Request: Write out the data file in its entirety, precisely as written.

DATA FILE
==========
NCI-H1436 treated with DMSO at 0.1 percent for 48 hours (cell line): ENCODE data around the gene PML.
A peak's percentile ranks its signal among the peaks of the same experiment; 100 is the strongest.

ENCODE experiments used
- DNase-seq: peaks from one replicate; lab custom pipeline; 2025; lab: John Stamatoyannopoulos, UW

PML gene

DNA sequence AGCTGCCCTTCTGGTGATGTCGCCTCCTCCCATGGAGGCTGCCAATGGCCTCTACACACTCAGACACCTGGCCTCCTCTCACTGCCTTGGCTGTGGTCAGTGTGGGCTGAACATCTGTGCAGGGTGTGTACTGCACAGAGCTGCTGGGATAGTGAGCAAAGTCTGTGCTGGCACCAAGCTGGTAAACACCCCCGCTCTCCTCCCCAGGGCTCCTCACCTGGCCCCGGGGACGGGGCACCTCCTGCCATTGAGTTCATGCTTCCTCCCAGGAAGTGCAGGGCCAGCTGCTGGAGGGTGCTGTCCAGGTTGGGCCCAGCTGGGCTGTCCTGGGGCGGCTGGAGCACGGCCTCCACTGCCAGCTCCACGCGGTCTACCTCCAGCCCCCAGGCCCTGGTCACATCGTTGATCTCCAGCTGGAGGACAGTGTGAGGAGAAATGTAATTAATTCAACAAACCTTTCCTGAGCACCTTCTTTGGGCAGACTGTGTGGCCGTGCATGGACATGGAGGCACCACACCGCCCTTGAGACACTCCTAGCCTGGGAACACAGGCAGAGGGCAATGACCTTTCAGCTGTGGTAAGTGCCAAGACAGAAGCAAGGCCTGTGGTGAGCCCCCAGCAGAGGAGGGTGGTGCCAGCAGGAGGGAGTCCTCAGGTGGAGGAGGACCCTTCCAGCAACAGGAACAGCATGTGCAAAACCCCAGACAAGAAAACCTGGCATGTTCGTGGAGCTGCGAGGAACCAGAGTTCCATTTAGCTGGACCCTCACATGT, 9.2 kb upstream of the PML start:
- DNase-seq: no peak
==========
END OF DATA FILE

NCI-H1436 treated with DMSO at 0.1 percent for 48 hours (cell line): ENCODE data around the gene PML.
A peak's percentile ranks its signal among the peaks of the same experiment; 100 is the strongest.

ENCODE experiments used
- DNase-seq: peaks from one replicate; lab custom pipeline; 2025; lab: John Stamatoyannopoulos, UW

PML gene

DNA sequence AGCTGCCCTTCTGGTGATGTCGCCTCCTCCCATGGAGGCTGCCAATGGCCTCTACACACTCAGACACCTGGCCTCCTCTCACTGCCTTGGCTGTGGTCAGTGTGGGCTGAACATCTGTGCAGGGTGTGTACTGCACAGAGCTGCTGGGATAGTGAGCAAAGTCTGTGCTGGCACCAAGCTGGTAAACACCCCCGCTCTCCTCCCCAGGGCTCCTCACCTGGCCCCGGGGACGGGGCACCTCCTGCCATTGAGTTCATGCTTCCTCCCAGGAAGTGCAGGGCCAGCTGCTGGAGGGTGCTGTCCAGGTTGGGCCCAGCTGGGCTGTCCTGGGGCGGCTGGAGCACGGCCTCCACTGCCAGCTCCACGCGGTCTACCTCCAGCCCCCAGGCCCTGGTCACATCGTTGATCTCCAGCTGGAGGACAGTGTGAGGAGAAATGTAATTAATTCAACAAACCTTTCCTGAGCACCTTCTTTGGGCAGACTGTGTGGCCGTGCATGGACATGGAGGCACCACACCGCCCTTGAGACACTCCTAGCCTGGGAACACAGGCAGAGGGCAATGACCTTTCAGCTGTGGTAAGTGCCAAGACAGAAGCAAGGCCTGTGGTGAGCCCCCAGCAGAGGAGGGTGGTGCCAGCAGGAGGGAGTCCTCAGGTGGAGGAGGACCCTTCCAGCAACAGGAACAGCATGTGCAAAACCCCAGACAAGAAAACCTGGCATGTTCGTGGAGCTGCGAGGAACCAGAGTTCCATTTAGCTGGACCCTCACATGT, 9.2 kb upstream of the PML start:
- DNase-seq: no peak